I was considered to be eliterate in school,i was passed over and let fall behind. First mistake. Everyone has a gift to offer the world. I have fought with teachers having to advicat for 3 learning disabled childern with the Sped Director telling me I know what I am supose to do, You try to make me do it. Second mistake, alll we have to do is look at Henery Ford, Thomas Edason and Albert Einstein, men rejected by formal edcuators. Men who beleaved in them selves that changed the world we live in. I have a friend that graduated 1st in class at Smith collsge, and tough english lit. in Pittsfield MA. Her class if middle school students was fully engadged reading the clasics. The principle showed up and informed the teacher she had to teach the coriculam. Third mistake. The teacher started a sucessful clothing business and never returned to education, what a wast of tallent. My personal story speaks to the failure of the systum. I couldent read, do math or write until about 10 or 11 years old. It tool me a long time to grasp the concept. In time I concured all of this and more. Theoligy, anthropoligy,the arts and social sicences. Life was my teacher. Not everyone matures at the same pace in this life I have changed oan artform, invented tools and have contrubited to the world if language, all because I knew I was OK. We discourage raw tallent by ignoring the human potential. Continualy telling a child they are a failure only contrubits to our own social wowes and fills prisons, not collages. We have the responsibility to teach childern how to discover the world, they will find ther own direction through there querosity. Cramming usless information into a child has a negitave reaction.We have to guid, not steer. George Yonnone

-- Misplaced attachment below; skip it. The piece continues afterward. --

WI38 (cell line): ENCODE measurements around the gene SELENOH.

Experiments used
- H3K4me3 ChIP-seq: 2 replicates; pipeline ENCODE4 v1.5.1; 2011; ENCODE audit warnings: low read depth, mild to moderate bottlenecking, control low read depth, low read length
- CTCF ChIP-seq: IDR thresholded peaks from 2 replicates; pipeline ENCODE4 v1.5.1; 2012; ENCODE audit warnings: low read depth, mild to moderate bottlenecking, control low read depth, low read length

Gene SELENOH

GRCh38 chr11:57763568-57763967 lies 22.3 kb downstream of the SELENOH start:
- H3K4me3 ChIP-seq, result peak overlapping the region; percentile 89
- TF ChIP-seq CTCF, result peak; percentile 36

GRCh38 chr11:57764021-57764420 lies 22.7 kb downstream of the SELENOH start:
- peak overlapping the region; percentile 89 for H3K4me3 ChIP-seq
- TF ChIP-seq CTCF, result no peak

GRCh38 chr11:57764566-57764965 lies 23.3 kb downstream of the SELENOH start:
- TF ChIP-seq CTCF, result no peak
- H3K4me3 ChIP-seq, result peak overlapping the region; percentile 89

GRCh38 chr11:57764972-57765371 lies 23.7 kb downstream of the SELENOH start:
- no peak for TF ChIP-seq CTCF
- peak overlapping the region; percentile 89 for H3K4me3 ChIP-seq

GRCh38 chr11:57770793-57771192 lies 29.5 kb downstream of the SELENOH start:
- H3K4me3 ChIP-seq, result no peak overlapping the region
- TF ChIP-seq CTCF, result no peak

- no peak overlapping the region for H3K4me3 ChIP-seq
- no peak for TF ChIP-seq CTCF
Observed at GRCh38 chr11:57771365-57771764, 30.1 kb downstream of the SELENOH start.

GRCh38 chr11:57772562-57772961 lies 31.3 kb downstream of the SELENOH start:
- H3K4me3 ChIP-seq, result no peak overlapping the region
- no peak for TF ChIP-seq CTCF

Posted by the3rdeye | Report as abusive

The problem with education.